When I started my first film, there were three women directors in France. Their films were OK, but I was different. It’s like when you start to jump and you put the pole very high—you have to jump very high. I thought, I have to use cinema as a language.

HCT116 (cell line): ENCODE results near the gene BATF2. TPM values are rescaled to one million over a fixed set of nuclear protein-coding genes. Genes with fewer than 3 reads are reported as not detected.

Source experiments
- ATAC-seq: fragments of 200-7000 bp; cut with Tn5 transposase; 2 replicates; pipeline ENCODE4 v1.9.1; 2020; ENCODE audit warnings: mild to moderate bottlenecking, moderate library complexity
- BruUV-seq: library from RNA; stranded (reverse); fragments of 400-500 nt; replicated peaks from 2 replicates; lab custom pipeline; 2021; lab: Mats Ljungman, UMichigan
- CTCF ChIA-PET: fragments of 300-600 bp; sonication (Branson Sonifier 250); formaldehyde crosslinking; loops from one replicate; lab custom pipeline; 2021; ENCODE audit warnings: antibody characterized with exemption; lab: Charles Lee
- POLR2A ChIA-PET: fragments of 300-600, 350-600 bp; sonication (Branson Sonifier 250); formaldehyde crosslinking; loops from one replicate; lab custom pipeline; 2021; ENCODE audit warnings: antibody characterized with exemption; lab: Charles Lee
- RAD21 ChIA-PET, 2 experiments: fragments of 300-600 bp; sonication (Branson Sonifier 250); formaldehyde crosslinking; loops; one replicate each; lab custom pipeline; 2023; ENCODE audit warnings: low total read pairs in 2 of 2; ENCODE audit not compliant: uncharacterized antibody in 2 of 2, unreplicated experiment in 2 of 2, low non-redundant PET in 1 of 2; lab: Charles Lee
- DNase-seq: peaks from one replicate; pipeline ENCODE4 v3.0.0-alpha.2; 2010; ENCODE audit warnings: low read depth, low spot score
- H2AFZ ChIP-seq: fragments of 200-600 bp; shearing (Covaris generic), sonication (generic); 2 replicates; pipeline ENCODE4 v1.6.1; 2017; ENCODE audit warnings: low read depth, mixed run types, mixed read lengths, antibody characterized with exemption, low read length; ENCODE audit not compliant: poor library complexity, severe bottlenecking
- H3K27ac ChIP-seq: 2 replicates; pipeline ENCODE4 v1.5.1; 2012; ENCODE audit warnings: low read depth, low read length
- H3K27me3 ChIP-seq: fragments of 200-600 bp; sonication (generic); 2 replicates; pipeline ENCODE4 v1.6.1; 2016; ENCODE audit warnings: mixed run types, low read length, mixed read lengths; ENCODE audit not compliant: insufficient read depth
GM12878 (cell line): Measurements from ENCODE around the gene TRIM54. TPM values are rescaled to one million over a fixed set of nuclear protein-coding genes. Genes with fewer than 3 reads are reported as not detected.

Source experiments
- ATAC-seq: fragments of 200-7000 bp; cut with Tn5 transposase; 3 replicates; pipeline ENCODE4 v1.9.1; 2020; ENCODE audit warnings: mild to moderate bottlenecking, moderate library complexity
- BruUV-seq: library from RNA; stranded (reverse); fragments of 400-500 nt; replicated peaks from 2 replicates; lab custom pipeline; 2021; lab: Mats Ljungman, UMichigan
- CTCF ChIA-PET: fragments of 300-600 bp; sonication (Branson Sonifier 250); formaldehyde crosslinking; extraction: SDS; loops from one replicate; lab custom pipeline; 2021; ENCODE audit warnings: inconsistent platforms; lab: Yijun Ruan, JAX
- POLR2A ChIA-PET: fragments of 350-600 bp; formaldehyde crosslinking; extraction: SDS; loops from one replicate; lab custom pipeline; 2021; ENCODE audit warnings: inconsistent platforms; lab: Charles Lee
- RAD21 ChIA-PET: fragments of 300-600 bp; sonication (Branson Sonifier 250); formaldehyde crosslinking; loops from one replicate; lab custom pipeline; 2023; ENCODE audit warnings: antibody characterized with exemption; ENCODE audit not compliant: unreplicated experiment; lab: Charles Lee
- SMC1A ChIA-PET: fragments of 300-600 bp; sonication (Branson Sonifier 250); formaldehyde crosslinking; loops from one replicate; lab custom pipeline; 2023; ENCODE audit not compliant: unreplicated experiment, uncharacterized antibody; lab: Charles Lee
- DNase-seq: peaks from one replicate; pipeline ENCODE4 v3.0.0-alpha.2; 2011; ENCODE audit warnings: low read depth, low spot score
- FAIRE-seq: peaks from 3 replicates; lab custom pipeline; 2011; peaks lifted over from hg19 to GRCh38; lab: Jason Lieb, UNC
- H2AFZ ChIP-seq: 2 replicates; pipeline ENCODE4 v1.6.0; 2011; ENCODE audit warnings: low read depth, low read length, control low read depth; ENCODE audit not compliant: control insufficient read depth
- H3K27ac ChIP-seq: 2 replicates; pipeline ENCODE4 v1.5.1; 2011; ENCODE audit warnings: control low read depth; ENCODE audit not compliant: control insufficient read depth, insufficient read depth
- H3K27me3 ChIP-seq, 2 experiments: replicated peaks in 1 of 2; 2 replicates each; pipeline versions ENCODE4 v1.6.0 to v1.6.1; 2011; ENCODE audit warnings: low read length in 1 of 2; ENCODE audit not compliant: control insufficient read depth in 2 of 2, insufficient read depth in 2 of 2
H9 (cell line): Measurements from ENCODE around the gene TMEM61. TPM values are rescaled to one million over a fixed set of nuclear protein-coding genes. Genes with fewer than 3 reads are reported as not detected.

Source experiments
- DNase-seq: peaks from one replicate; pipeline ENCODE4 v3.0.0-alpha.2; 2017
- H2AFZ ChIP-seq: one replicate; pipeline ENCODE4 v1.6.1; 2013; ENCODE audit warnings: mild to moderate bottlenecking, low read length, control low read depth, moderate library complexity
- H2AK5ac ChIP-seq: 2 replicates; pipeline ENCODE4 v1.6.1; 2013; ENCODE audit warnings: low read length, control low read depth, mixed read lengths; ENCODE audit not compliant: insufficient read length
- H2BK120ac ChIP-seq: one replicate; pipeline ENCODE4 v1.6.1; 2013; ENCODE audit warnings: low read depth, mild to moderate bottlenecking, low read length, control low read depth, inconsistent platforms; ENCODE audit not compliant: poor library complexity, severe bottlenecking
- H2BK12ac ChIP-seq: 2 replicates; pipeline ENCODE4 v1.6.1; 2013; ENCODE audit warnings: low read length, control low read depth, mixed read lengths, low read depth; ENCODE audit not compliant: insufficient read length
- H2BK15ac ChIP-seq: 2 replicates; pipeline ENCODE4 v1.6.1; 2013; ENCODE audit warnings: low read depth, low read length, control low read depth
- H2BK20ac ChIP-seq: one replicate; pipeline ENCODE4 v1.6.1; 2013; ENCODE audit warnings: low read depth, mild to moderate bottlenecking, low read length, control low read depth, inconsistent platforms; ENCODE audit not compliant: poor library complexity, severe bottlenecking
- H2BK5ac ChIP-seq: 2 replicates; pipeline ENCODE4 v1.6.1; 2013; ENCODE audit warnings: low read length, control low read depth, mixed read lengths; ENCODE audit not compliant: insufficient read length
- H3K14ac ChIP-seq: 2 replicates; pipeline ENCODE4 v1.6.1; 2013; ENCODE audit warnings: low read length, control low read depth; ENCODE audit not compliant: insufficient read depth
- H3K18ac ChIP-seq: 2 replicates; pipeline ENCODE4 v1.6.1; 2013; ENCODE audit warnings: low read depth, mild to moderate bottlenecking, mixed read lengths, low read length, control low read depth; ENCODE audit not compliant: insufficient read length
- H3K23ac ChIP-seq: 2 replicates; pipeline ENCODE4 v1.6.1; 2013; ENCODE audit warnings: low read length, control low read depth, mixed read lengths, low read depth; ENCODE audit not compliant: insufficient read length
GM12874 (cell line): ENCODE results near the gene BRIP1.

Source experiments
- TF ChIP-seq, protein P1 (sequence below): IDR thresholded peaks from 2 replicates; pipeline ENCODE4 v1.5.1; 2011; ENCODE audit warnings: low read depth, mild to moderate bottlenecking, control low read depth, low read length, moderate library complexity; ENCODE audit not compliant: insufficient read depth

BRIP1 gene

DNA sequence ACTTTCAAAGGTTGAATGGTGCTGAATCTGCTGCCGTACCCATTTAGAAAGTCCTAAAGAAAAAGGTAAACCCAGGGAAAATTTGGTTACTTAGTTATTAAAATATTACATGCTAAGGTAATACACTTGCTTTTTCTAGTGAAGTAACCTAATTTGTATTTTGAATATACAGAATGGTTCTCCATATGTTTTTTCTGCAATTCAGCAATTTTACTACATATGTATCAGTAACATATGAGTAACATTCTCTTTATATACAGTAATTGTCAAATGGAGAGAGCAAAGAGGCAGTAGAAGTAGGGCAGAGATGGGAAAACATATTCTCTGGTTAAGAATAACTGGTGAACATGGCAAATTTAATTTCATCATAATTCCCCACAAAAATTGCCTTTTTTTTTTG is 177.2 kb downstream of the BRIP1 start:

When I saw what painting had done in the last thirty years, what literature had done—people like Joyce and Virginia Woolf, Faulkner and Hemingway—in France we have Nathalie Sarraute—and paintings became so strongly contemporary while cinema was just following the path of theater. Theater! I mean, psychology and drama and dialogue and making sense! At that time, when I started, in the ’50s, cinema was very classical in its aims, and I thought, I have to do something which relates with my time, and in my time, we make things differently.